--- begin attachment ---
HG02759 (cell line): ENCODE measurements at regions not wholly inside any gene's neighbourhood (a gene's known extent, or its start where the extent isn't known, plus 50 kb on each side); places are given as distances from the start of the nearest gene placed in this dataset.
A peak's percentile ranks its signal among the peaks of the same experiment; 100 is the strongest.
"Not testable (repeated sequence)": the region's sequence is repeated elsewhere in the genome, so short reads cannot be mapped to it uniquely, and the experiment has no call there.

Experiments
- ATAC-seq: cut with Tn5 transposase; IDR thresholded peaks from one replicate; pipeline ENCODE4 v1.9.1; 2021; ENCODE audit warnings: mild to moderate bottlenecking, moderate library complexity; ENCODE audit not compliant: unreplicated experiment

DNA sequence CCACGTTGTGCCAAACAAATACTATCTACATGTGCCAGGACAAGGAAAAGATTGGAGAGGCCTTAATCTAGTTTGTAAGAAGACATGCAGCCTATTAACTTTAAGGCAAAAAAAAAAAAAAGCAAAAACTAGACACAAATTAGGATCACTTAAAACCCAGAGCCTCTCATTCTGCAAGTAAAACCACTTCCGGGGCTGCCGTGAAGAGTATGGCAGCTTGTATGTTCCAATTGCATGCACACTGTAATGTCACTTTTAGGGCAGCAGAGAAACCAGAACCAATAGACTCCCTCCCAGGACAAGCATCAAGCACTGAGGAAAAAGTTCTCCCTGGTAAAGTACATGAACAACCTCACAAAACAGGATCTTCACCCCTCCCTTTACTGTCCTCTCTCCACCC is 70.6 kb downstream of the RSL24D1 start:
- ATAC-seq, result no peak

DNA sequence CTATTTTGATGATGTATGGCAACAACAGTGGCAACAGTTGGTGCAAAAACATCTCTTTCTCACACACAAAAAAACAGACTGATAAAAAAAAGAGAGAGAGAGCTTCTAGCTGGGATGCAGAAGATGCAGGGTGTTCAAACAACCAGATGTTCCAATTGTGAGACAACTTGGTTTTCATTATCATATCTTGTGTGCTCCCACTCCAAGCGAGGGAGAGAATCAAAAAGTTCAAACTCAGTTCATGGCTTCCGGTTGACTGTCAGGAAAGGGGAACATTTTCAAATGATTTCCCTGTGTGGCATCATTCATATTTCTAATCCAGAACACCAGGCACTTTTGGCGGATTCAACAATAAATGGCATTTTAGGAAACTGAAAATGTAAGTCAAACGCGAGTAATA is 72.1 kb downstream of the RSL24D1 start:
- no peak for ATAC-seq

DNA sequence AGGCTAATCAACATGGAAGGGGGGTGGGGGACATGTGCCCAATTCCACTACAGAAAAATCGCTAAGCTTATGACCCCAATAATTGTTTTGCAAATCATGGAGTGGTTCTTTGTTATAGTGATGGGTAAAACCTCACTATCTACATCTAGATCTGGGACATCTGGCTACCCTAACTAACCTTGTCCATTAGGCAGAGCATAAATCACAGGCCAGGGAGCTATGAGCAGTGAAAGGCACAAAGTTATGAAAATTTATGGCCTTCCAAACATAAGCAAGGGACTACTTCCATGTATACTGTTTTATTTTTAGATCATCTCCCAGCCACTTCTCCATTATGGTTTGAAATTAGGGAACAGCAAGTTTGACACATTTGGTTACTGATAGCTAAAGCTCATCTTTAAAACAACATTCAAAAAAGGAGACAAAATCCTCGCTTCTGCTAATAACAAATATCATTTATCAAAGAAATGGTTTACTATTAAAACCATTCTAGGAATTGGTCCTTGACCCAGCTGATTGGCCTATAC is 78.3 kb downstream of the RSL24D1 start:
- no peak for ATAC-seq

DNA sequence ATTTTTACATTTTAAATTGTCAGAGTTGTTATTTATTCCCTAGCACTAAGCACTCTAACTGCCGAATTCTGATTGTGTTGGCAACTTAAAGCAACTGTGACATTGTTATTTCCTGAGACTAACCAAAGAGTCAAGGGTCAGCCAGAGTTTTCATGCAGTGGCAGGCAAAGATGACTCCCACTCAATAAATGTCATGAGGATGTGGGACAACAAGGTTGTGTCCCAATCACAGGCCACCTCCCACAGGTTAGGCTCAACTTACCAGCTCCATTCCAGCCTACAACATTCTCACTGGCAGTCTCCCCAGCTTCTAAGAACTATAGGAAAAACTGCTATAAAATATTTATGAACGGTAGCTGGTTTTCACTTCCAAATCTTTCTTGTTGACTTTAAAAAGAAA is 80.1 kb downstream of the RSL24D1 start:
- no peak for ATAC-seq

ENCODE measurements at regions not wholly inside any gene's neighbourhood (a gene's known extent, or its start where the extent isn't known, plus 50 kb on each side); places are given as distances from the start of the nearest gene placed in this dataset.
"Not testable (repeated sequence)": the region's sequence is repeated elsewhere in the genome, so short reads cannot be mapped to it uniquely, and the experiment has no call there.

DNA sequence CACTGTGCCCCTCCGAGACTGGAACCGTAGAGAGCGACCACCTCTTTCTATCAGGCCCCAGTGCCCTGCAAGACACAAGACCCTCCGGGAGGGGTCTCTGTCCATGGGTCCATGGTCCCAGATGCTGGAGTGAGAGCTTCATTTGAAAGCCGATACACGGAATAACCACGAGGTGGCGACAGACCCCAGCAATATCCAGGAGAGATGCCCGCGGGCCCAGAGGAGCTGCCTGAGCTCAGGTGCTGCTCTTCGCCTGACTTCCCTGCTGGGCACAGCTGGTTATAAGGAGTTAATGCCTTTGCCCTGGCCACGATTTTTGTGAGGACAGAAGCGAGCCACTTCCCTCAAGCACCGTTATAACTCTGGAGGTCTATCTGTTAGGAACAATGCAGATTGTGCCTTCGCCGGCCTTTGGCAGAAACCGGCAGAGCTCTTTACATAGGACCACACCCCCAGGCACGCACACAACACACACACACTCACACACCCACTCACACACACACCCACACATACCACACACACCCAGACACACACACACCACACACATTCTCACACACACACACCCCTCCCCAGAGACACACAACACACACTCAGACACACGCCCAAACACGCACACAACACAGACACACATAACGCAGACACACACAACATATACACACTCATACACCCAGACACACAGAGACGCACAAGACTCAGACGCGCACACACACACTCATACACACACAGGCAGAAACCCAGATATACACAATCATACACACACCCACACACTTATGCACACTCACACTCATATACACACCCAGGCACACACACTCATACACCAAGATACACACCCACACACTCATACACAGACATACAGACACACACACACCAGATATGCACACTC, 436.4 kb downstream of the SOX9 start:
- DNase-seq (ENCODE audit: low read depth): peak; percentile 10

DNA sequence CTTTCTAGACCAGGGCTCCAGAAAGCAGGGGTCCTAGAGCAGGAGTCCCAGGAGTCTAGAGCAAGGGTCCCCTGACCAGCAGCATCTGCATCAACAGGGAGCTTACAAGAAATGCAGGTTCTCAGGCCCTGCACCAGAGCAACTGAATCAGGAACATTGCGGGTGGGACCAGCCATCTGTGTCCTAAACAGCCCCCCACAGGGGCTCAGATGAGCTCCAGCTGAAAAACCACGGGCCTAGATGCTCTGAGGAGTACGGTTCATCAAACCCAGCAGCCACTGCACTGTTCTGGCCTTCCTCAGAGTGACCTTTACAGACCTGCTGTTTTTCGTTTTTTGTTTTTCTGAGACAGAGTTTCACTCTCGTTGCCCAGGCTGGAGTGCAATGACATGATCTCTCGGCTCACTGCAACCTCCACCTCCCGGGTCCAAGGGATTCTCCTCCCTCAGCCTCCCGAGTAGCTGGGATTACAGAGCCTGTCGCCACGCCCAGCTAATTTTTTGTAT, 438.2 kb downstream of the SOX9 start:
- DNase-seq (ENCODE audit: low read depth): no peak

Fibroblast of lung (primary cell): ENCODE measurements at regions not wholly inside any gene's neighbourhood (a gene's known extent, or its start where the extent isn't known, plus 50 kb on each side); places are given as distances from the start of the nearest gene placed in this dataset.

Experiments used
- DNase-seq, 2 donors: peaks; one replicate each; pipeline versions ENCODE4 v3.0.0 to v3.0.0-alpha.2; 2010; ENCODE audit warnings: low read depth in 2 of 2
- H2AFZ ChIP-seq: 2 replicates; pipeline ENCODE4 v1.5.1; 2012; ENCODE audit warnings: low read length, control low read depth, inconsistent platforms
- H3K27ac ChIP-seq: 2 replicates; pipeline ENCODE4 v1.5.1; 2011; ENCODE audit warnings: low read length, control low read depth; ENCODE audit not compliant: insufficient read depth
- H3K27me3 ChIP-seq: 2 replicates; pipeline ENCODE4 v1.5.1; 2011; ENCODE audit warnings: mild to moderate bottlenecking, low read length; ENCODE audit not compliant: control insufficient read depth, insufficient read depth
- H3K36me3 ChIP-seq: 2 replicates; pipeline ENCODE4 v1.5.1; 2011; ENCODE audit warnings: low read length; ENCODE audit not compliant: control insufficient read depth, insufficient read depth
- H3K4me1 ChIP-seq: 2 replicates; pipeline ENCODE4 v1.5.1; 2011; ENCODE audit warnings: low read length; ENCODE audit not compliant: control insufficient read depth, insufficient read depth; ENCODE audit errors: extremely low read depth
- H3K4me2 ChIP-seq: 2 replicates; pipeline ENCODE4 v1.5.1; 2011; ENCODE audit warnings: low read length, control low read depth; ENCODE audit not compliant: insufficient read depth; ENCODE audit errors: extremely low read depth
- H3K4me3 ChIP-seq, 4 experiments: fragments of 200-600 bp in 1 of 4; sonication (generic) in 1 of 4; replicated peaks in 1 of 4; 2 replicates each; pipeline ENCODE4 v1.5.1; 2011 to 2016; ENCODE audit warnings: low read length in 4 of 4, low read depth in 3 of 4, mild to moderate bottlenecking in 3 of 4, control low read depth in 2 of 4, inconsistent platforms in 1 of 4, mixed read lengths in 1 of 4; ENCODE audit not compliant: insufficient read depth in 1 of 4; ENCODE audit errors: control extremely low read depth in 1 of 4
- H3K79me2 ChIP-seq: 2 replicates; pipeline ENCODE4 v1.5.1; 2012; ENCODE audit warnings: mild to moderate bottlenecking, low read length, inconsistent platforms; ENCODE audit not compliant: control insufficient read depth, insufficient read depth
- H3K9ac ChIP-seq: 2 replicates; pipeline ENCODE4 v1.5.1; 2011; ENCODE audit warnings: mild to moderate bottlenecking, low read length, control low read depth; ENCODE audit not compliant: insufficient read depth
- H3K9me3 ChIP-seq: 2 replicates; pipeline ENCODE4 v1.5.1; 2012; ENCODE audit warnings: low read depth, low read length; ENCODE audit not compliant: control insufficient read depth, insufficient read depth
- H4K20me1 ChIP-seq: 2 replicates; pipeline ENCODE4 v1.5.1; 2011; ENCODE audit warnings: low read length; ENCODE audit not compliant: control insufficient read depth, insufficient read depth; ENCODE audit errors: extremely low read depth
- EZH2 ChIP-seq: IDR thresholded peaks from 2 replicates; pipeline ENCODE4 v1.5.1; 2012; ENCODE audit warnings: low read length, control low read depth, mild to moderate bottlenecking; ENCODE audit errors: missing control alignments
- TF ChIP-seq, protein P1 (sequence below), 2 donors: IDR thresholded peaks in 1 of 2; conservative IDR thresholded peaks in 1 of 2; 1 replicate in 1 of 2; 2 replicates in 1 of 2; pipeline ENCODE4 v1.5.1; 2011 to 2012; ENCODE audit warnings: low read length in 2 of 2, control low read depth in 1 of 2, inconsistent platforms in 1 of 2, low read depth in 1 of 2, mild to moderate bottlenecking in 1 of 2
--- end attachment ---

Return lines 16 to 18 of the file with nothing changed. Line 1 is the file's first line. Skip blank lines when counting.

DNA sequence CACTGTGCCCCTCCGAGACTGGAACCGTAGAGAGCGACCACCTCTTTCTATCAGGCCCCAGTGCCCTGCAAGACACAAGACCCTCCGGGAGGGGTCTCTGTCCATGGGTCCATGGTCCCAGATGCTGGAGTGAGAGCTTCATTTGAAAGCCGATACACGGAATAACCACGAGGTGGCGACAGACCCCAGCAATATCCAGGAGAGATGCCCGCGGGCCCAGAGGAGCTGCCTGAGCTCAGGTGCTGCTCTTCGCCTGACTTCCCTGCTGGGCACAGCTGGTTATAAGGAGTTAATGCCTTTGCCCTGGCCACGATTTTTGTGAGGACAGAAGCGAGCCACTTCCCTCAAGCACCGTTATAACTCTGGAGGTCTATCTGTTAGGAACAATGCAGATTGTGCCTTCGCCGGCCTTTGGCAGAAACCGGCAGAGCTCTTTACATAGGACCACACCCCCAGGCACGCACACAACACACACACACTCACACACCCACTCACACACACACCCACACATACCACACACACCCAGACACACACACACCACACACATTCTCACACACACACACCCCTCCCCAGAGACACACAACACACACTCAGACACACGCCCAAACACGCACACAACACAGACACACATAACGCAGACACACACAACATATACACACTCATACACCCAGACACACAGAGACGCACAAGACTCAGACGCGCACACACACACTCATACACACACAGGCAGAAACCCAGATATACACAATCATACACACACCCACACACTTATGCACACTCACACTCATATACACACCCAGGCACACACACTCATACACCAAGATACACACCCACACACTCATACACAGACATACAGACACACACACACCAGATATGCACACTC, 436.4 kb downstream of the SOX9 start:
- DNase-seq (ENCODE audit: low read depth): peak; percentile 10

DNA sequence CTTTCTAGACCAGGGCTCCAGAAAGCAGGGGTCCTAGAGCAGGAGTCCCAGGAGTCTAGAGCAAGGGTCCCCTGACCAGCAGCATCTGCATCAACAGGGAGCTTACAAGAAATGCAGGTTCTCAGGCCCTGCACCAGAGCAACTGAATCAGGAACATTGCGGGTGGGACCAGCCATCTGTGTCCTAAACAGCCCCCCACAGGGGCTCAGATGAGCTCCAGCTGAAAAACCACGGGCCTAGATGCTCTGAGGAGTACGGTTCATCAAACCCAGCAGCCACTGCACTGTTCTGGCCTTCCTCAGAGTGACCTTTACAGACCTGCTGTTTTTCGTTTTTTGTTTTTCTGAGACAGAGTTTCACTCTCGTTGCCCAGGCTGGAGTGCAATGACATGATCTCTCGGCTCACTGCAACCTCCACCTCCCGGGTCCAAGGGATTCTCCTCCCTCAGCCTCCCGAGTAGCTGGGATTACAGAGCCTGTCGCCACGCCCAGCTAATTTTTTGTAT, 438.2 kb downstream of the SOX9 start: